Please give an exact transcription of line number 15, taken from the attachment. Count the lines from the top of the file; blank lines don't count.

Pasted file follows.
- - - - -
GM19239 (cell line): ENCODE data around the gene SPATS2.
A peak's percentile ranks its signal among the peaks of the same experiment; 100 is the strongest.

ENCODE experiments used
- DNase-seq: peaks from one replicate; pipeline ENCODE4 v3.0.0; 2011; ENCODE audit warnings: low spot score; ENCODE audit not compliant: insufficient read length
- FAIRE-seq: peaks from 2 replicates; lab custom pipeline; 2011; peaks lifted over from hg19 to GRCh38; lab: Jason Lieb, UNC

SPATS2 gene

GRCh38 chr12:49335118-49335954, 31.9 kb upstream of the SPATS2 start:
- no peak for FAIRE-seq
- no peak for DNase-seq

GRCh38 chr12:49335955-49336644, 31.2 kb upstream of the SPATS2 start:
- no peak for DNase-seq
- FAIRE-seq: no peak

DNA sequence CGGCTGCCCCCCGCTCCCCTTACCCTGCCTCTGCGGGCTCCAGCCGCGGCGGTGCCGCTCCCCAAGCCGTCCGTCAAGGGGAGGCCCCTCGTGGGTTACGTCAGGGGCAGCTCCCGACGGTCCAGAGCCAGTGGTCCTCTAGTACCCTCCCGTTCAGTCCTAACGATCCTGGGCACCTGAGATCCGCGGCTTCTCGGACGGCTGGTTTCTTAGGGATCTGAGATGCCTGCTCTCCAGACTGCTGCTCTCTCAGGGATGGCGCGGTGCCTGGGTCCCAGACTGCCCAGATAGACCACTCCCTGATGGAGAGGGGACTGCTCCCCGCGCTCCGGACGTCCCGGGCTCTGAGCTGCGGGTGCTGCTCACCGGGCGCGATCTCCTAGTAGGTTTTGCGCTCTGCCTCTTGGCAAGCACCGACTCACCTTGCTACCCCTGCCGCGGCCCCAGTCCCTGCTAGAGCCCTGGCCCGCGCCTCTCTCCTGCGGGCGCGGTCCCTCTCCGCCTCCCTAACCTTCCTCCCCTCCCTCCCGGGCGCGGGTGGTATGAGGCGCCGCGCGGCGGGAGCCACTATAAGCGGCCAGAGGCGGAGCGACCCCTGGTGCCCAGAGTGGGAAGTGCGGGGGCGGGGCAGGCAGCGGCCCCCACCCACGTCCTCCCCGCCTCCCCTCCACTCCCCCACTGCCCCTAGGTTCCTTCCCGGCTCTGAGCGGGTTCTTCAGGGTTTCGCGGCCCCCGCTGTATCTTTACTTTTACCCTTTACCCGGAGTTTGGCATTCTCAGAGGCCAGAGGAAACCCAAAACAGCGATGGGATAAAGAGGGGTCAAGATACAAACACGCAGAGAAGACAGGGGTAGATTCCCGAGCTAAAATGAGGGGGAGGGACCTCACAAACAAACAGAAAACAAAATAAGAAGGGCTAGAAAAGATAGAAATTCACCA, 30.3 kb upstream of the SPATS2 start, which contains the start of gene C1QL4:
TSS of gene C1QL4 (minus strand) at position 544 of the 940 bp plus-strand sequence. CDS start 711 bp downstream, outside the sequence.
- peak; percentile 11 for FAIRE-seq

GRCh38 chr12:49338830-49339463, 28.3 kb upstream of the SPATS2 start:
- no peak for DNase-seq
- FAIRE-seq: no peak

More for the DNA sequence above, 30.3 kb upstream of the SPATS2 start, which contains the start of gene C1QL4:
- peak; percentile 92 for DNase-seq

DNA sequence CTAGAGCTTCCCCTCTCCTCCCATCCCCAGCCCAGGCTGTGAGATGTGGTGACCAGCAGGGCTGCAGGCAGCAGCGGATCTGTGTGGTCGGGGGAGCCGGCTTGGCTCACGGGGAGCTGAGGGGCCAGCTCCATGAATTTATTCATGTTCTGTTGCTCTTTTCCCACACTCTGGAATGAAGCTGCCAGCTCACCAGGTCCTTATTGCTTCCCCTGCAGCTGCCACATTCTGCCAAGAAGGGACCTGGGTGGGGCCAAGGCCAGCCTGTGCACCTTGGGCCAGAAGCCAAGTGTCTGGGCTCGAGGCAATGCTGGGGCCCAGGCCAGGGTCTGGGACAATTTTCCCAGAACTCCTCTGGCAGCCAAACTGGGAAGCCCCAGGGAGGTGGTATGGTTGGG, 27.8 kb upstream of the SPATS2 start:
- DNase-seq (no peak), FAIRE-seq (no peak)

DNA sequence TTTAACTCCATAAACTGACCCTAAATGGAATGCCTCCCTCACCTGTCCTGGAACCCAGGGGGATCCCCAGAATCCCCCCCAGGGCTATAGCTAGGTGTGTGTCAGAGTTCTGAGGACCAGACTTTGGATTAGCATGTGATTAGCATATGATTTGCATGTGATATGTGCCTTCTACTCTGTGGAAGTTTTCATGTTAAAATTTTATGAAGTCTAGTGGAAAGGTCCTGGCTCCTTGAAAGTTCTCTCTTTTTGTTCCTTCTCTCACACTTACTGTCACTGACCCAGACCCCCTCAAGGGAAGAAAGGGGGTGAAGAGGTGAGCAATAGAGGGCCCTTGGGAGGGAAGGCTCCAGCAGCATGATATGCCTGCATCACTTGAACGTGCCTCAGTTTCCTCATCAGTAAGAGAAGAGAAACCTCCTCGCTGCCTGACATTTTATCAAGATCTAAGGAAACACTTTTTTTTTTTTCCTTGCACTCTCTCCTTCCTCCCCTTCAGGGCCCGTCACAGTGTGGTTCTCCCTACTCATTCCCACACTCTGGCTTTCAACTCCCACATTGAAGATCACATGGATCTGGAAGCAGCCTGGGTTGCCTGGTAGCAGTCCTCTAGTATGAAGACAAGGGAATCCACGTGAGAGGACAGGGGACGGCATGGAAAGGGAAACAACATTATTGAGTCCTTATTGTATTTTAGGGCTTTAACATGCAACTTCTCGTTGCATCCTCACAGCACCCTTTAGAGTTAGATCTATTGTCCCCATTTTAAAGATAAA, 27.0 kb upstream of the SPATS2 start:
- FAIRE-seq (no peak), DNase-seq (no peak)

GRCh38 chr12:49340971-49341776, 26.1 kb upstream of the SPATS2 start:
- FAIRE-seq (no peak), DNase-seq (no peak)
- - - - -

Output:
- peak; percentile 11 for FAIRE-seq